From the Archives: Armistead and Me

**This feature was originally published on March 10, 2014. We present it here as a way to look back and celebrate 10 years of Bear World Magazine.

In 1989, I was 17, and being gay I decided to leave home, and go to London. This was a time when the Colherne was still open, and the gay scene was centered around Earls Court, not in Soho as it pretty much is today. Commuting from the outer parts of London into the city center (downtown) meant 30 -40 minute journeys of mute non interaction with your fellow passengers on the Underground. Businessmen read The Times, and I read Tales of The City, I was still underage at that point as the UK did not equalize the age of consent until the Blair Government some 12 years later.

Reading “Tales” was a statement, you had to be gay if you were reading it, or at least very gay friendly, it never lead to any flirting, but it made me feel good.

The series of books, focusing on Michael, Mary Anne, Brian and Mrs Madrigal, jumped into my heart at a time when I knew nothing of the wonderful possibilities of leading a a “gay” life meant. But here at 28 Barberry Lane, I could see it and imagine a life in a big city, where you could be out proud and love and be loved.

This week I met Armistead Maupin, strangely back in London where I First “met” Michael Mouse , and a day or two before I flew to San Francisco, for the first time (sadly only to pass through to my first Big Bear Event in the USA in Palm Springs) our paths crossing strangely, briefly but magically.

Armistead was holding court on a plush velvet couch, under a soft light in the sumptuous Soho Hotel, smiling, looking young and beguiling, his eyes boring into me, not in defiance, but sort of making sure he knew who I was.

I was not just here to meet him of course, a true honor for me in itself, but to chat about the final book ever (as Armistead confirmed quite firmly) of the almost 40 years in the making trilogy of trilogies. Tales of the city’s final installment The Days Of Anna Madrigal.

I wanted to ask about 1000 small questions pulling apart the who the why, but I had 30 minutes of precious time to find out a little bit about the series, the final book, and try and get a little insight to the man who so fully defined, what it was like to be a Gay Man living through the 70’s and beyond in the city where the worst of times, was better than the best of times anywhere else.

I Began by asking about Mrs Madrigal, and why he chose to make her a Transsexual in an era when transsexuals were just unheard of in any kind of sympathetic way.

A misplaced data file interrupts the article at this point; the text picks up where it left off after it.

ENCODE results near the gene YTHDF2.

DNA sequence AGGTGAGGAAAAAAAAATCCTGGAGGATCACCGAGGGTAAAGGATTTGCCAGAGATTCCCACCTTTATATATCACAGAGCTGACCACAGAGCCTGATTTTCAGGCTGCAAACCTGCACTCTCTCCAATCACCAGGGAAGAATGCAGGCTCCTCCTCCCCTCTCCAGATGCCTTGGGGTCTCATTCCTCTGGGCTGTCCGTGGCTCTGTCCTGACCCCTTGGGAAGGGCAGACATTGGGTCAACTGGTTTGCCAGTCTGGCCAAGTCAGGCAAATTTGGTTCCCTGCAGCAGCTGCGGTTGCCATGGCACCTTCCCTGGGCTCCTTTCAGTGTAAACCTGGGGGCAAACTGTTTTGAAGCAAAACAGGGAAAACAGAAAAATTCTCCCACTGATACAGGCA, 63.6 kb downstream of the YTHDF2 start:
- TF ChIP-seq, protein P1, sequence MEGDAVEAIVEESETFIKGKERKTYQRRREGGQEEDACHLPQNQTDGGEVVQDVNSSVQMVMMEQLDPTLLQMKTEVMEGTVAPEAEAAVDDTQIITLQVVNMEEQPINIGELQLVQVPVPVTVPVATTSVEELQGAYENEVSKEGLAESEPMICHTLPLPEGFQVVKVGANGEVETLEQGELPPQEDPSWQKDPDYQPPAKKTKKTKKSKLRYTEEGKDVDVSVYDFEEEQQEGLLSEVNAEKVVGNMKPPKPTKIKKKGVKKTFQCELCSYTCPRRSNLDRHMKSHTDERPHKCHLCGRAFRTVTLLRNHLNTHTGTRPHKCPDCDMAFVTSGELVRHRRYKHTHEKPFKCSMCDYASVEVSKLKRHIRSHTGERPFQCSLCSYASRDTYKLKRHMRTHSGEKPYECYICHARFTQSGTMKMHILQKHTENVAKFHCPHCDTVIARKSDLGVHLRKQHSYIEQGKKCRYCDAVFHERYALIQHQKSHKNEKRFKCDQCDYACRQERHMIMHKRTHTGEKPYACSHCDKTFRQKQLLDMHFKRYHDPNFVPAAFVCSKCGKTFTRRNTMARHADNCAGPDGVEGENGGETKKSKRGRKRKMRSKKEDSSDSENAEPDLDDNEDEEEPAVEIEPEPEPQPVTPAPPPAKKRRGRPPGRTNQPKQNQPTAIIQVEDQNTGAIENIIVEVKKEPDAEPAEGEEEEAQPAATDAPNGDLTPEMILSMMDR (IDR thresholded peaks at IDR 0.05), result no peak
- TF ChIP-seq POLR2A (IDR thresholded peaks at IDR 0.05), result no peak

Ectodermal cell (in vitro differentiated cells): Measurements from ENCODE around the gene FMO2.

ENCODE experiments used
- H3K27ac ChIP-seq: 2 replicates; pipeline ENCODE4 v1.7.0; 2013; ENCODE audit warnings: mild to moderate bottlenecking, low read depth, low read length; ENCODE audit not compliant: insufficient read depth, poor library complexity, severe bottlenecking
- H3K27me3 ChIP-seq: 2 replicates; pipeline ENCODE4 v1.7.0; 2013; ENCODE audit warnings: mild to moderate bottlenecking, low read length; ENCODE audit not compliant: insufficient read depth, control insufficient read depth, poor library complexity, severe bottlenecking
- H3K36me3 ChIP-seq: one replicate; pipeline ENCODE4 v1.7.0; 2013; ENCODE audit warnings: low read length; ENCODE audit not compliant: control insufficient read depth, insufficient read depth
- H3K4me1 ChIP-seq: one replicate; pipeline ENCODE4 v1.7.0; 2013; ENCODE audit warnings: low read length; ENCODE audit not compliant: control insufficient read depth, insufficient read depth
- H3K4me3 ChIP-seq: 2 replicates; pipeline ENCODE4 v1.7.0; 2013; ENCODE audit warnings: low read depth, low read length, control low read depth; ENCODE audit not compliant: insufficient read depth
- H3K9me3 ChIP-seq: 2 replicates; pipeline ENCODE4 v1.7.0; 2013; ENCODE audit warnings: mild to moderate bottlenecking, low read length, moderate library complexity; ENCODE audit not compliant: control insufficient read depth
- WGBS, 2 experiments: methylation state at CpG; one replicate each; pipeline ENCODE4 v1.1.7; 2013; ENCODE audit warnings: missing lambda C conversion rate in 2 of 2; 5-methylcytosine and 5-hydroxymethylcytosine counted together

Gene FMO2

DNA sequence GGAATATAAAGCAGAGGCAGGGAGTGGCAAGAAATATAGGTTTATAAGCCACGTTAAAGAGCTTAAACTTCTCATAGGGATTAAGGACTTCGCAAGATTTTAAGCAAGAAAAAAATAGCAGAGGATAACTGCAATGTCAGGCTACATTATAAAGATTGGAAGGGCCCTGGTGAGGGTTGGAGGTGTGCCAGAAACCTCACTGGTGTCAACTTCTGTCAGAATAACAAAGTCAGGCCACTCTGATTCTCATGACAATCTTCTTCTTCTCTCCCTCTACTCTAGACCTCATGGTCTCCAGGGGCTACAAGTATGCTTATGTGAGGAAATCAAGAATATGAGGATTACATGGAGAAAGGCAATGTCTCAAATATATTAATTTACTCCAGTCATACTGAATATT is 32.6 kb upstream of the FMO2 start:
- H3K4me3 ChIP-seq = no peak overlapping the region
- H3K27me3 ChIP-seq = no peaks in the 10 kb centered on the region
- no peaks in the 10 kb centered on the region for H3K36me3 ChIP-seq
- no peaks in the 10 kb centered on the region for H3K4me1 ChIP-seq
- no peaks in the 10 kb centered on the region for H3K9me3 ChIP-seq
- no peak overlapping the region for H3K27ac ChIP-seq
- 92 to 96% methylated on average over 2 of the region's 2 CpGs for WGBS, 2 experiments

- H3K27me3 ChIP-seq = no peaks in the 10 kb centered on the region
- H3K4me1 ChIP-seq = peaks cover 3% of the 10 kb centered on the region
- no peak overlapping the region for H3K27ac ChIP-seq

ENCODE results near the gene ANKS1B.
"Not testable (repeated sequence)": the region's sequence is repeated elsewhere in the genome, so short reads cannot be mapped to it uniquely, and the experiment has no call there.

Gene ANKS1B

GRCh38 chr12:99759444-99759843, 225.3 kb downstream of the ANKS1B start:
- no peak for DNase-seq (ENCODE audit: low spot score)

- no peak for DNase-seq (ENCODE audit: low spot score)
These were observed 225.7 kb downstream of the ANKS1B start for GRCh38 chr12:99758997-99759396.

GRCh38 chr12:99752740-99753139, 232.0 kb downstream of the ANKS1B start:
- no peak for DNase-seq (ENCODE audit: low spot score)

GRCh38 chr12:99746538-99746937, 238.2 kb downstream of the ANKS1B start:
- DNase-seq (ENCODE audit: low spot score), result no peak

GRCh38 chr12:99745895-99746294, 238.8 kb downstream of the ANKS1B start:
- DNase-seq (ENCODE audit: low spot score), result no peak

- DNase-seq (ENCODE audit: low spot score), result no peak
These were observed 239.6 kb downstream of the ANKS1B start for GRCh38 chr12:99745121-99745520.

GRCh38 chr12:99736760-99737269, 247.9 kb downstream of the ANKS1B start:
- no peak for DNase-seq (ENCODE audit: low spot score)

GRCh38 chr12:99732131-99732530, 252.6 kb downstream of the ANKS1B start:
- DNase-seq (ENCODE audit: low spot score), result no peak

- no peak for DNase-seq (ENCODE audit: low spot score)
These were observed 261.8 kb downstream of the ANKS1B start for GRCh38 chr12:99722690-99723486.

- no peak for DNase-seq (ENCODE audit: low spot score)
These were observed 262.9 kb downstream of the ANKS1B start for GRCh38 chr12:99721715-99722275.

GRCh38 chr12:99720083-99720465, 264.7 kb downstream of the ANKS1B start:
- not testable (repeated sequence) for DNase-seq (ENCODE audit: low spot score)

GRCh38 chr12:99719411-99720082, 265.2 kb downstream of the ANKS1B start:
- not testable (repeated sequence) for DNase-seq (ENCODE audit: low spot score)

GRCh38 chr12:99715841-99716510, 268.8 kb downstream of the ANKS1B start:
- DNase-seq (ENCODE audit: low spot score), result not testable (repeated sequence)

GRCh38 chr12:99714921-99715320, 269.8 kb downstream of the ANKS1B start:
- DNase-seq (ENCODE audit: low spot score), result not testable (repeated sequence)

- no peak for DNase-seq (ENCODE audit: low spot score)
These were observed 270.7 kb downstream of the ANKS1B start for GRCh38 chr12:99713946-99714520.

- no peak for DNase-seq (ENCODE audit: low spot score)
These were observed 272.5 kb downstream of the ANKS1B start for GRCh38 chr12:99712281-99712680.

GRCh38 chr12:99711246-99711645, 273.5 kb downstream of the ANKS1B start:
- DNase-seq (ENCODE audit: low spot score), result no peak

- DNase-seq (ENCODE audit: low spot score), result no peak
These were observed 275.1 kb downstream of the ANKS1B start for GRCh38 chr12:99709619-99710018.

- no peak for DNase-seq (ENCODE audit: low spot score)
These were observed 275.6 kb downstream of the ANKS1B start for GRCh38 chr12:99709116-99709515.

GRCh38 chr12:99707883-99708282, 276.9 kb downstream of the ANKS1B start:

AM: I was inspired by several trans people from the time prior to the 70’s really, in the 60’s Gordon Langly Hall who became Dawn Langley Pepita Simmons, she was from Britain and was a sort of adoptive son of the Actress Dame Margaret Rutherford, and who after gender re-assignment surgery went onto marry in Charlston South Carolina causing a storm in Charleston society, also Christine Jorgenson famous as one of the first trans people to be in the public eye in the USA.

DG: What is or has been the response from the Trans Community to Mrs Madrigal

AM: Very much grateful that she is such a sympathetic portrait of a trans-person, when perhaps the most famous literary trans woman was Myra Breckenbridge, who was not the most favorable of characters

Photo 19 armistead maupin - Photo by Chris Turner

DG: I don’t want to talk about the story of the book too much, or I will give the game away for the story, but you have a theme of reintroducing characters form the past, – that we thought might have had their time in the story – why Wren for instance? –

AM: That’s the way it works in life. People show up out of nowhere, and I liked here. She is completely self possessed as a person and showed sexuality despite being big, which when we first met her was not and I suppose still is not that celebrated.

DG: I cant think of Mrs Madrigal as anyone but Olympia Ducasis, – what are your feelings on her and her portrayal in the TV series.

AM: I asked for her. She is so very much an earth mother and very passionate, oh and she cuses like a sailor, and weeps when moved by anything. She has the most generous all encompassing soul yet can be fey. She really helped me to shape my own images of Anna too.